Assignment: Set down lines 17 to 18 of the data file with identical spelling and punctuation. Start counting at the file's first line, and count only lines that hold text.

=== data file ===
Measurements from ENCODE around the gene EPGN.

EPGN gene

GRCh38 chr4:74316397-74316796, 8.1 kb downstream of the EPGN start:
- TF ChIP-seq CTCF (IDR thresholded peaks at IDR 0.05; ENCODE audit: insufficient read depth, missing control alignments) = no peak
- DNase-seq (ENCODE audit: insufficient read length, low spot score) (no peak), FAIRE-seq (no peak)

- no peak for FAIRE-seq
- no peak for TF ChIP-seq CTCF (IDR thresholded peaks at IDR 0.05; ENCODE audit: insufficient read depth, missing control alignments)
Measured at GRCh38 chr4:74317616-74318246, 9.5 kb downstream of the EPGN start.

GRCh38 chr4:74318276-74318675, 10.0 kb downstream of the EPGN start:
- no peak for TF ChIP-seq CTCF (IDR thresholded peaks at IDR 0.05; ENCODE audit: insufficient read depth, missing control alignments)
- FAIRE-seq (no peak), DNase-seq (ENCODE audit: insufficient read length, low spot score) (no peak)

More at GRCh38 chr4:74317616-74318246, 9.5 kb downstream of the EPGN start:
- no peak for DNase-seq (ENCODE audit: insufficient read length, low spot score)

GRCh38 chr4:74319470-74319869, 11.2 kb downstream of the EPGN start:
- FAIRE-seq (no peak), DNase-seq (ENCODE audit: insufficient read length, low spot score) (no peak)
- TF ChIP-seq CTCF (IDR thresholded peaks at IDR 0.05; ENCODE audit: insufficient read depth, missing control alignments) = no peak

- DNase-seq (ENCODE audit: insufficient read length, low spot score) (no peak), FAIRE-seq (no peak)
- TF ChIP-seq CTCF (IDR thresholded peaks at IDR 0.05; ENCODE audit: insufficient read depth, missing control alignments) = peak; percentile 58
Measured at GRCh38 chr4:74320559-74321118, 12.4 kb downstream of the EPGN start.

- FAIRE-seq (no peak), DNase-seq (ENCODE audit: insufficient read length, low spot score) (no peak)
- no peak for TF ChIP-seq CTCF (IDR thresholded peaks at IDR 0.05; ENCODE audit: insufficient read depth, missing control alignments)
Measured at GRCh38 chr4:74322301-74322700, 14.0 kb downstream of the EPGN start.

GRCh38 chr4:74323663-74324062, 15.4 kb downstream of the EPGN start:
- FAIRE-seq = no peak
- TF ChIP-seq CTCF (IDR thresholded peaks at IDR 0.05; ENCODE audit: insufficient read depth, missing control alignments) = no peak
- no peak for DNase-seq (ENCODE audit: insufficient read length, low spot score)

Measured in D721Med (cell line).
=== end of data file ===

- DNase-seq (ENCODE audit: insufficient read length, low spot score) (no peak), FAIRE-seq (no peak)
- TF ChIP-seq CTCF (IDR thresholded peaks at IDR 0.05; ENCODE audit: insufficient read depth, missing control alignments) = peak; percentile 58